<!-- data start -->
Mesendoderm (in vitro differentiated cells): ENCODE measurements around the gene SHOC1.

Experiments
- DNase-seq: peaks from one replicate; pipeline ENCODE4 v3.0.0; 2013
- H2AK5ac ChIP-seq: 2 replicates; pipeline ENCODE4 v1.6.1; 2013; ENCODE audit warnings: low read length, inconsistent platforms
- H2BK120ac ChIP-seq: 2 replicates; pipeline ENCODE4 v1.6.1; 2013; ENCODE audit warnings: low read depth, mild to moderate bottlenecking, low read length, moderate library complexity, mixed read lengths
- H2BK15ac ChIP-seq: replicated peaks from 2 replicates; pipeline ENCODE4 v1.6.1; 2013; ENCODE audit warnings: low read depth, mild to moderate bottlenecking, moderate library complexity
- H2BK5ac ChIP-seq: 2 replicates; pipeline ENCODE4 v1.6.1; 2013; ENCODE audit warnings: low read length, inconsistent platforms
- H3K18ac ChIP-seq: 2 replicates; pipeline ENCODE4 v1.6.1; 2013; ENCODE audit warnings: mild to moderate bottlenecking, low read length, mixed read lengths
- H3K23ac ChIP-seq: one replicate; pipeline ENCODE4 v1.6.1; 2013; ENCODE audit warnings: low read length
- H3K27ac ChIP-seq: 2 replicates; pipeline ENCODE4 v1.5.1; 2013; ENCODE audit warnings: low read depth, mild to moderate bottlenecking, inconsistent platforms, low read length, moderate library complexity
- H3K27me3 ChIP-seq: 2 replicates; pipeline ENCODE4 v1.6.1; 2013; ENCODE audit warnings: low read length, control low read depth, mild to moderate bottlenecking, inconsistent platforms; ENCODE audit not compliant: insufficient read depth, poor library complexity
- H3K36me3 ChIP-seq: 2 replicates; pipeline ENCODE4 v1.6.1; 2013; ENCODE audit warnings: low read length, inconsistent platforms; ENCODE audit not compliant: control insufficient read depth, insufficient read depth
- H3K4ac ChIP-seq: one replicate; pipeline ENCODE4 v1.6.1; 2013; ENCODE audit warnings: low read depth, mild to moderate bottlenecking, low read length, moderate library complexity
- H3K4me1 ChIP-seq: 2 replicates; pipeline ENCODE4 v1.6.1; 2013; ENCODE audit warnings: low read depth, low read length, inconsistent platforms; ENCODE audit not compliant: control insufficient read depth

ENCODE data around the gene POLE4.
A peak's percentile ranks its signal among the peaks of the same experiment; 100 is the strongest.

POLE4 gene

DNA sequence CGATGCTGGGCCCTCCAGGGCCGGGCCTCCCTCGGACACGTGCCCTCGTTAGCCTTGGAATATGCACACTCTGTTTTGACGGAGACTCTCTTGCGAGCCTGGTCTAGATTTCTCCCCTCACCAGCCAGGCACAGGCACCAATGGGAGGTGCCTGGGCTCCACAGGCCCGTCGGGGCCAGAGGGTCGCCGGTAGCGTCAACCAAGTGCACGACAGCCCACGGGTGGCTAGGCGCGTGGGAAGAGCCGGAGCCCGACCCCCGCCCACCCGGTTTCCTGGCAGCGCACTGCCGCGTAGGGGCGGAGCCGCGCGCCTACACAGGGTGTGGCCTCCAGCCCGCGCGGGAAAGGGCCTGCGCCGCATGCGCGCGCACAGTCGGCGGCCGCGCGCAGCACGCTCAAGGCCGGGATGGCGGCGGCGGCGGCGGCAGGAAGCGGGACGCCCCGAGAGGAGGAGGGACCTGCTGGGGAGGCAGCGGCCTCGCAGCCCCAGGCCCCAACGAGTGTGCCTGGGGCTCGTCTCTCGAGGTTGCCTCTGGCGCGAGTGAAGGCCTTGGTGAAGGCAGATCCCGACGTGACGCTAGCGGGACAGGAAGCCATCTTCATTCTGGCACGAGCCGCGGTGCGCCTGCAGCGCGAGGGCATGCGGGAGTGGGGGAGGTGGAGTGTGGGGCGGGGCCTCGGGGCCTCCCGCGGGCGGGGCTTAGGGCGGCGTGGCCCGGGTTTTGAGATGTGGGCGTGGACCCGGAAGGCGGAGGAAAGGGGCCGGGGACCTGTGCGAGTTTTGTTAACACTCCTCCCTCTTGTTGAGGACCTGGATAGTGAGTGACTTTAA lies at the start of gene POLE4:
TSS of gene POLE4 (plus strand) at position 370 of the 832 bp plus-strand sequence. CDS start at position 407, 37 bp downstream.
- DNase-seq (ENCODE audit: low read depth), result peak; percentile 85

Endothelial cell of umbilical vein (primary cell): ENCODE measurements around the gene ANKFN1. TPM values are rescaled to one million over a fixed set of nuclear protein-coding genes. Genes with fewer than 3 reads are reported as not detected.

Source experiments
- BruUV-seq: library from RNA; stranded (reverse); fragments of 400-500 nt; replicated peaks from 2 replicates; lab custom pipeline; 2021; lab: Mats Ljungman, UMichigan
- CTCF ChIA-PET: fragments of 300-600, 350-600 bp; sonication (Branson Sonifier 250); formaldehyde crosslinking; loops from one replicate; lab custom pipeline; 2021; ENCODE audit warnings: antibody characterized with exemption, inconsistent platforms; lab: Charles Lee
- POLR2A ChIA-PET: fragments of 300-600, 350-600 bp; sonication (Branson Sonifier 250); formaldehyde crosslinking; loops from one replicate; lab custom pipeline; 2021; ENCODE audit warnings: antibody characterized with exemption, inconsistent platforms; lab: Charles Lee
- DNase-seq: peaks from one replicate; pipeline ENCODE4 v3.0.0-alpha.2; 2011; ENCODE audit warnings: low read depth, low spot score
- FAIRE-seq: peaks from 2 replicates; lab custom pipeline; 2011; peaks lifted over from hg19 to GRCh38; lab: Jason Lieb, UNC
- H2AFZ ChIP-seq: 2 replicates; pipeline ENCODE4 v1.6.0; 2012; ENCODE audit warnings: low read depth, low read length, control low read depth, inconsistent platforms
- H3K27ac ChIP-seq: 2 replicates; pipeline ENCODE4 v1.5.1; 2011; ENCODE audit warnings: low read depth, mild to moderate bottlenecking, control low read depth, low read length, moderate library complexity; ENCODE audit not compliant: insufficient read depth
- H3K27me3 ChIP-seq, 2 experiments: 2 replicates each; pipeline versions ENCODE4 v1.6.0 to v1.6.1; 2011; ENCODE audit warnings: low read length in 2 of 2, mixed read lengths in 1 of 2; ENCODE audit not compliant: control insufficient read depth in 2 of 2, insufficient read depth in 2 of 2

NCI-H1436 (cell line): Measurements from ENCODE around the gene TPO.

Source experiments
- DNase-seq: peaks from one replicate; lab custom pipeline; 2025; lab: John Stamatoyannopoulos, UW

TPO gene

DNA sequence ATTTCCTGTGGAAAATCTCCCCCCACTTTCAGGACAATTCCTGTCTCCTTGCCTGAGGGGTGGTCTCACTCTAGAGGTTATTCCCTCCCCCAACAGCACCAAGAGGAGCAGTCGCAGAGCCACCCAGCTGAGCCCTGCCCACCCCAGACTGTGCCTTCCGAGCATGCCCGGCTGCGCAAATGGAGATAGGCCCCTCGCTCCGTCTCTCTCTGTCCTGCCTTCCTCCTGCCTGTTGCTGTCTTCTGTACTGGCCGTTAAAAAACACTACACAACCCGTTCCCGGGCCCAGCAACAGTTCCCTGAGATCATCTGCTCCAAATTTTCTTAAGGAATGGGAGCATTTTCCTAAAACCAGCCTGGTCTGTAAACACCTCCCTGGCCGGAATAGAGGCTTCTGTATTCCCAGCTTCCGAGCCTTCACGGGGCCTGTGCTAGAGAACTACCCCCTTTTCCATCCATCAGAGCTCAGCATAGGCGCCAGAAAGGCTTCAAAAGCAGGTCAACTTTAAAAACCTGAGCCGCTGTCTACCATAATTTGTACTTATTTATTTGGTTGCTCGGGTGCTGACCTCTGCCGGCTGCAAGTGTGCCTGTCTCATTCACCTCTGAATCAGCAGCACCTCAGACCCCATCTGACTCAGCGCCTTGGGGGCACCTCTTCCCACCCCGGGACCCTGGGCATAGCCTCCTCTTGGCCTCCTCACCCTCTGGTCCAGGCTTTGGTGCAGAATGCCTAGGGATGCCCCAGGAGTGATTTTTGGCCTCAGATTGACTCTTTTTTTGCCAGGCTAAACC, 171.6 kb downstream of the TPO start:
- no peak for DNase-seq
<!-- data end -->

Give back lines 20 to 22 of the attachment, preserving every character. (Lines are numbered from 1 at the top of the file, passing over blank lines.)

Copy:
- DNase-seq (ENCODE audit: low read depth), result peak; percentile 85

Endothelial cell of umbilical vein (primary cell): ENCODE measurements around the gene ANKFN1. TPM values are rescaled to one million over a fixed set of nuclear protein-coding genes. Genes with fewer than 3 reads are reported as not detected.

Source experiments